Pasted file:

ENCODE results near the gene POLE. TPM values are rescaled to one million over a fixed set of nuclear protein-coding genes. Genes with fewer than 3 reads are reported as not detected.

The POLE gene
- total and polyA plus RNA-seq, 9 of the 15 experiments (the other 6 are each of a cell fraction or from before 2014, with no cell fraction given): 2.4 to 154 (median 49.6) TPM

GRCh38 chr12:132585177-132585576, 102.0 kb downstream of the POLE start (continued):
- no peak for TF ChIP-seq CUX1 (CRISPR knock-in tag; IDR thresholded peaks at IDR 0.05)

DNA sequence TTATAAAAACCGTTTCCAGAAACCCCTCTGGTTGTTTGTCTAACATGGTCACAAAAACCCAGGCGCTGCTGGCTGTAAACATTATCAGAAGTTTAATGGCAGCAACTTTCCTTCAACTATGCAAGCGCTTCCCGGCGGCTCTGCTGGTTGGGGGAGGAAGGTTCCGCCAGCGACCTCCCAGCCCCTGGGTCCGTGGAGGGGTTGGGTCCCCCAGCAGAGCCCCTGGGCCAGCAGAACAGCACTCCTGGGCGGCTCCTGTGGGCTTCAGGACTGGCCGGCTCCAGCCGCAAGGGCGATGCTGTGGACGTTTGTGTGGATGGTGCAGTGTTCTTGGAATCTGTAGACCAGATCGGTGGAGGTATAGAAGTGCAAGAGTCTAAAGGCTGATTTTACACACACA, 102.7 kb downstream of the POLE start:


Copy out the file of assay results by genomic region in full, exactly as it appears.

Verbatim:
ENCODE results near the gene POLE. TPM values are rescaled to one million over a fixed set of nuclear protein-coding genes. Genes with fewer than 3 reads are reported as not detected.

The POLE gene
- total and polyA plus RNA-seq, 9 of the 15 experiments (the other 6 are each of a cell fraction or from before 2014, with no cell fraction given): 2.4 to 154 (median 49.6) TPM

GRCh38 chr12:132585177-132585576, 102.0 kb downstream of the POLE start (continued):
- no peak for TF ChIP-seq CUX1 (CRISPR knock-in tag; IDR thresholded peaks at IDR 0.05)

DNA sequence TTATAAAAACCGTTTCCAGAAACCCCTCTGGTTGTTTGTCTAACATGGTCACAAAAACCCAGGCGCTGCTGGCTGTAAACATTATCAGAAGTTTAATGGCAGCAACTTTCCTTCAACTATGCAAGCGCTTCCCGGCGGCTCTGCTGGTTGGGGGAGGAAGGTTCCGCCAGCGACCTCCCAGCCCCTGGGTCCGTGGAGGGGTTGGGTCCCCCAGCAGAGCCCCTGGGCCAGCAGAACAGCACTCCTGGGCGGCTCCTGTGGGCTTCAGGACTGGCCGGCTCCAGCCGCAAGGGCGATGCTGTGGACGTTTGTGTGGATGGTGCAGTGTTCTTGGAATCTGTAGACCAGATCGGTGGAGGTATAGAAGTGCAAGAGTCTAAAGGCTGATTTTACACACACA, 102.7 kb downstream of the POLE start: